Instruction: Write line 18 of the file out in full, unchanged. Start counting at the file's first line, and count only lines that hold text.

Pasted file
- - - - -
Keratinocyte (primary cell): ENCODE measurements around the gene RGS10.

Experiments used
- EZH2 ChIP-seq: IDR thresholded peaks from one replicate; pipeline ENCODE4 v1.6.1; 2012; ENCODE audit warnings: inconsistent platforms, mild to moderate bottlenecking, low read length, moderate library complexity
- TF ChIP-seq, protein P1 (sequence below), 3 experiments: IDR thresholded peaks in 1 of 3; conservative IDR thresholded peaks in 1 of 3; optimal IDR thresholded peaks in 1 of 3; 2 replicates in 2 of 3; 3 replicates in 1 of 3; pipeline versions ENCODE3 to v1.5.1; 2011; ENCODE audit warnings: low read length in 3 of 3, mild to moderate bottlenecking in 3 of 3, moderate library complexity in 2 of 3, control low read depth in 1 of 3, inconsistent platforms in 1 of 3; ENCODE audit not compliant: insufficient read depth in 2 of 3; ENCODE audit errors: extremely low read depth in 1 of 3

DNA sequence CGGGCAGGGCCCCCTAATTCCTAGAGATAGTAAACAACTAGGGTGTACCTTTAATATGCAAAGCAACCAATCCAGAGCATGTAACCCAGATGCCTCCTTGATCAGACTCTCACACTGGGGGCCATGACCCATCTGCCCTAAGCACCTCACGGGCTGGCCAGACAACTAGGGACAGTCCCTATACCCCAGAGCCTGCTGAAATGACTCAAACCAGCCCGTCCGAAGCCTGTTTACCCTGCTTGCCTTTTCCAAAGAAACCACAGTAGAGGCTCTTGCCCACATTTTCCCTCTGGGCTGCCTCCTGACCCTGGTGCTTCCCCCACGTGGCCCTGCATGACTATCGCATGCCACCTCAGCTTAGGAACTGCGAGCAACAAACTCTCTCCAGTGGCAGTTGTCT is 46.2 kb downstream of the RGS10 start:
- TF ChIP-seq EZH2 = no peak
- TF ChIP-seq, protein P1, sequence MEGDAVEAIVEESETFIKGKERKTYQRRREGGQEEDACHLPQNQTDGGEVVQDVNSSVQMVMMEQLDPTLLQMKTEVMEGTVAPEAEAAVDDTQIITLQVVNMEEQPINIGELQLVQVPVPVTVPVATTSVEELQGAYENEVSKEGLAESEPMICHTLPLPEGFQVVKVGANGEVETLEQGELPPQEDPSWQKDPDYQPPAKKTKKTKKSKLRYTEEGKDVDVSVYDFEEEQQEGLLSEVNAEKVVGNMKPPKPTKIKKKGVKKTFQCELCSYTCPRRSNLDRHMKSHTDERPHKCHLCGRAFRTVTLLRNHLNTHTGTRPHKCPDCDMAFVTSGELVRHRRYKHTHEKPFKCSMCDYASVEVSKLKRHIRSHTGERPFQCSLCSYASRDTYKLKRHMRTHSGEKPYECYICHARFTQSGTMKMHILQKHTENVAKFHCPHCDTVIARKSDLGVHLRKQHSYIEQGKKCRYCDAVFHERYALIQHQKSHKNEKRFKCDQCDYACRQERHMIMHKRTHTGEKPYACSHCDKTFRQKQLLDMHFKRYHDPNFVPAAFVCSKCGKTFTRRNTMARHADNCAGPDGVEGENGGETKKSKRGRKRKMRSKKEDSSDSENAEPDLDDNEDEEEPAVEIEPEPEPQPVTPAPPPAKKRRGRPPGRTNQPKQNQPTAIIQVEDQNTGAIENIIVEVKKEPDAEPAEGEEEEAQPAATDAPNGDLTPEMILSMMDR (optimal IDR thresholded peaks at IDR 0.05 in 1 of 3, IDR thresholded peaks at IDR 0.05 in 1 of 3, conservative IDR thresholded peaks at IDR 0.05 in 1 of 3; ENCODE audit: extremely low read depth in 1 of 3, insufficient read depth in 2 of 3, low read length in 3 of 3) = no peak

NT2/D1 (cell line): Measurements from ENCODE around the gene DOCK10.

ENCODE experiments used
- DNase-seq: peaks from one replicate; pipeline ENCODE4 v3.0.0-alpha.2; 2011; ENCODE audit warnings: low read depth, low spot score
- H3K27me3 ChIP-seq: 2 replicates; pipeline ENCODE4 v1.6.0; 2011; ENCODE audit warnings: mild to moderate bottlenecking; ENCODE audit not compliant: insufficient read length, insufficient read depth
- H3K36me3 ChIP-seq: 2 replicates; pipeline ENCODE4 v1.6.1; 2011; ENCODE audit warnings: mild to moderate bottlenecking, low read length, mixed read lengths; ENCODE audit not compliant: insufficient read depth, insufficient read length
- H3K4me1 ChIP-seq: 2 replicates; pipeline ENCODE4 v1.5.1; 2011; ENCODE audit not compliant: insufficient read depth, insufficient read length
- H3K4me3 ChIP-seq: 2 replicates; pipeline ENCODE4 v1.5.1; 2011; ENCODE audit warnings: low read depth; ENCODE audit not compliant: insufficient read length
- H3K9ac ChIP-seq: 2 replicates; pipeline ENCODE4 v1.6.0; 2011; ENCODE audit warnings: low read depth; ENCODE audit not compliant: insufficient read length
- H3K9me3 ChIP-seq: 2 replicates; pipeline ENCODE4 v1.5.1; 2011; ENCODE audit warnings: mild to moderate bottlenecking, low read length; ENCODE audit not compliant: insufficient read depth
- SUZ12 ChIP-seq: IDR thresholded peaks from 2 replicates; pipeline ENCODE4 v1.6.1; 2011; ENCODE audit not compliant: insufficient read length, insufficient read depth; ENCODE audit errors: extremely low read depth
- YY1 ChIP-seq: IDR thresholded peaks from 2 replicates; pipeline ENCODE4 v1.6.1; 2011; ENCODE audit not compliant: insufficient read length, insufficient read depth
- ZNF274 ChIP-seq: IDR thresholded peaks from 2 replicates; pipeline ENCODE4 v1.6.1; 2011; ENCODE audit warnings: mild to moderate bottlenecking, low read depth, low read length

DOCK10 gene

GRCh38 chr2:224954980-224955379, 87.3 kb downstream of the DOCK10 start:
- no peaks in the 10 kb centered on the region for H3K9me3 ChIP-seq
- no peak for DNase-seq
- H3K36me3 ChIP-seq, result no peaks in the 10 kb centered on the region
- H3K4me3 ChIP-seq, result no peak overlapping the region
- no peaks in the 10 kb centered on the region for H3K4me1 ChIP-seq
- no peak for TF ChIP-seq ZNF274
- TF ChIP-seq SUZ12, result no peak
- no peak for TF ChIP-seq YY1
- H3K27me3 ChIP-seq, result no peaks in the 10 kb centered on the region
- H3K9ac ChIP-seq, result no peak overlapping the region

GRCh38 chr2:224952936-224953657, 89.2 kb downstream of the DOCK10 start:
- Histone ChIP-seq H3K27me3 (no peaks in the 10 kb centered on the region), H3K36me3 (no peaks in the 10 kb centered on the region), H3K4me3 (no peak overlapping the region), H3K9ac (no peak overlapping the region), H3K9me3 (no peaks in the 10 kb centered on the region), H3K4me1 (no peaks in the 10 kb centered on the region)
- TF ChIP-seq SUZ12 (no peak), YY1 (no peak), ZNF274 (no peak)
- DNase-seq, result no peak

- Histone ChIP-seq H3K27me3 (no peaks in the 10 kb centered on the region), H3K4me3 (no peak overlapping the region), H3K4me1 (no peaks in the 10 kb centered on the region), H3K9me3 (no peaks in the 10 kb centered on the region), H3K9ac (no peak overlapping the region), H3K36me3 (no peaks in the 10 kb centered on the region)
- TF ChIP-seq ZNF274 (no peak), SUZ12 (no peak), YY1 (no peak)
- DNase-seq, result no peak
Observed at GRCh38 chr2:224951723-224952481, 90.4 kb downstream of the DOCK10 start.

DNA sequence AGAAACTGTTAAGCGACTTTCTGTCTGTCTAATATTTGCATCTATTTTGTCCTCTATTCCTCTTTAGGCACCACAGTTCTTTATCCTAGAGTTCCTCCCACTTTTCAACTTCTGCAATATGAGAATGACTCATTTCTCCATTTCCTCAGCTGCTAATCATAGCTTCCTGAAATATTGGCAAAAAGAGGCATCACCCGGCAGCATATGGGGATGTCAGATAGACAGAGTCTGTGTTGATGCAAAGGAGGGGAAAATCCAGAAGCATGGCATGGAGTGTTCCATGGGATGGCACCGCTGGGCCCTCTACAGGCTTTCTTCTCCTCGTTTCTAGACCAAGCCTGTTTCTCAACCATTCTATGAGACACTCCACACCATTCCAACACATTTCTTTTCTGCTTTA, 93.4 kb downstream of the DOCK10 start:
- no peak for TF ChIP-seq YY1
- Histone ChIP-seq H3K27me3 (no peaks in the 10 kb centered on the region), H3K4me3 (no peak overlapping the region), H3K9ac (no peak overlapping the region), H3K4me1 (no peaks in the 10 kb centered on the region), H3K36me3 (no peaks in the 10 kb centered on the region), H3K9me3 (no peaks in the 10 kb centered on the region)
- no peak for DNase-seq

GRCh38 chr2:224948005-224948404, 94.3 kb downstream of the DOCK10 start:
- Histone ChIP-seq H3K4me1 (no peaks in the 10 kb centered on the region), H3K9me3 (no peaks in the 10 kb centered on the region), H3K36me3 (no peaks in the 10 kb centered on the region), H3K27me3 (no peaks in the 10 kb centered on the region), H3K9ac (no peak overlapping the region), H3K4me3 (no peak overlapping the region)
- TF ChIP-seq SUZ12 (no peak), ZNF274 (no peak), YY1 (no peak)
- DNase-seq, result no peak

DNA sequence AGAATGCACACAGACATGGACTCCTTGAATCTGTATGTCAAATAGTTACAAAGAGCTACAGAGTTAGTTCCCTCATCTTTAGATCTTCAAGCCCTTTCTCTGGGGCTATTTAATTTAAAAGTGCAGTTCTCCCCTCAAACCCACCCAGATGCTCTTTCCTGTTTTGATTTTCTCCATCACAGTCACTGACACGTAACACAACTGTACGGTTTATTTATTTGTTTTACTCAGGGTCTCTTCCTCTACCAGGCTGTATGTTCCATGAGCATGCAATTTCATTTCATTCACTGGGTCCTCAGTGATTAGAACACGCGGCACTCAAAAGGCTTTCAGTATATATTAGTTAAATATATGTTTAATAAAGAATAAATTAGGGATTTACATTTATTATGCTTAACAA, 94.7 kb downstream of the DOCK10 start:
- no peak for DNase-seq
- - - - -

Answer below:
- YY1 ChIP-seq: IDR thresholded peaks from 2 replicates; pipeline ENCODE4 v1.6.1; 2011; ENCODE audit not compliant: insufficient read length, insufficient read depth